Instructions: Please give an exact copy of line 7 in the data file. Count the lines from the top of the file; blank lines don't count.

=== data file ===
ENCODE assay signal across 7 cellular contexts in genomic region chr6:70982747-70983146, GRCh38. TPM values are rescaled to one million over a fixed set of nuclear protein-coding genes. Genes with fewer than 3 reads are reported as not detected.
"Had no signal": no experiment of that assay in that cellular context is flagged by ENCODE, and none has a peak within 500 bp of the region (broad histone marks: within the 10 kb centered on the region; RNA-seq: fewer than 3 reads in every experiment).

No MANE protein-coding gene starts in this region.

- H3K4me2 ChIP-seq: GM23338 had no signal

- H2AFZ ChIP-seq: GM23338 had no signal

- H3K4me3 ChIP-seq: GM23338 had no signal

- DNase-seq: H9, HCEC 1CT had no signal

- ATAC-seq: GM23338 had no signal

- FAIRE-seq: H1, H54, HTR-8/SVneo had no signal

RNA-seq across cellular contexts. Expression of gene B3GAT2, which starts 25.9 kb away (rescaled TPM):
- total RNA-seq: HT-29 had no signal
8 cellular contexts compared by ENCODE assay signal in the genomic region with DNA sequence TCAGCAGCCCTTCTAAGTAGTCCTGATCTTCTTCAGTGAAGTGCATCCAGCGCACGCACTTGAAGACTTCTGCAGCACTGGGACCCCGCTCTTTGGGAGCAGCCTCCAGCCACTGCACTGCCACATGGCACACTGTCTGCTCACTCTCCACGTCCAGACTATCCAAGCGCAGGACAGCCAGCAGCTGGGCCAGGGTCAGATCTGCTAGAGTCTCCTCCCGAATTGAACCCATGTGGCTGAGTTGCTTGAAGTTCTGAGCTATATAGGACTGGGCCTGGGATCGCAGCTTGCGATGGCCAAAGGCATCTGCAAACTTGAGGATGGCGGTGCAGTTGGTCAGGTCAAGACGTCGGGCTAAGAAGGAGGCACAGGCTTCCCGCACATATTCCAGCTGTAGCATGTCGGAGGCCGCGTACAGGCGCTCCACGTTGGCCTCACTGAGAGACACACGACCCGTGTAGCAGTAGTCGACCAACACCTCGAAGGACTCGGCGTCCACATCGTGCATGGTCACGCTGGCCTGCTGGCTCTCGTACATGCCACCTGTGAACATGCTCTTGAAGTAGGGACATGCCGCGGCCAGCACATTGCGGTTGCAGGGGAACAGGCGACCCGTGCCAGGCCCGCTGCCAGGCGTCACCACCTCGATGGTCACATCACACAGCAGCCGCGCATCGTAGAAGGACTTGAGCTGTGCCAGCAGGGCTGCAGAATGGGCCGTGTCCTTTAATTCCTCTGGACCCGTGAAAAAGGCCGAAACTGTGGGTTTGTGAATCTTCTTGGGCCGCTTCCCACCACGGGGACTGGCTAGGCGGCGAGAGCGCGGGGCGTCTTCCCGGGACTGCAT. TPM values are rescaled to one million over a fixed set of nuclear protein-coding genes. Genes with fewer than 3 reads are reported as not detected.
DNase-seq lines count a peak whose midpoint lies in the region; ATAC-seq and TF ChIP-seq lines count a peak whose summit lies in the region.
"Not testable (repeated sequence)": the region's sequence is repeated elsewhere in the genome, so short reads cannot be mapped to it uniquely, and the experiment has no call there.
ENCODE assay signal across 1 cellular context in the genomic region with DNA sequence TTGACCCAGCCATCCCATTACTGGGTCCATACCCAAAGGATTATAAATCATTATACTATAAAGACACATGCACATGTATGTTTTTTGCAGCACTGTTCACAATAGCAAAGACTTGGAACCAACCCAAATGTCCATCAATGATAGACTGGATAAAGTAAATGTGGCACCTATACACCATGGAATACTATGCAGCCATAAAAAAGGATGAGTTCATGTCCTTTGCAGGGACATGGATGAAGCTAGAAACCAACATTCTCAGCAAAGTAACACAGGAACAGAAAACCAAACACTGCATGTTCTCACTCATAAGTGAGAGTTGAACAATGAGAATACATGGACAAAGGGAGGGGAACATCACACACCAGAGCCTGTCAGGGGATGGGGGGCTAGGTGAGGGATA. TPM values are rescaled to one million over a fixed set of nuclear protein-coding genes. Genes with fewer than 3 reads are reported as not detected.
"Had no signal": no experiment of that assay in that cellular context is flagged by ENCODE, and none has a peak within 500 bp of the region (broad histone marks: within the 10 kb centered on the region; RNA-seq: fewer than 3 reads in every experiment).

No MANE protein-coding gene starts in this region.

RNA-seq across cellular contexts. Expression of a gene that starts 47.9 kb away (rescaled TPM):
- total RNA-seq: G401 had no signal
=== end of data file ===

- DNase-seq: H9, HCEC 1CT had no signal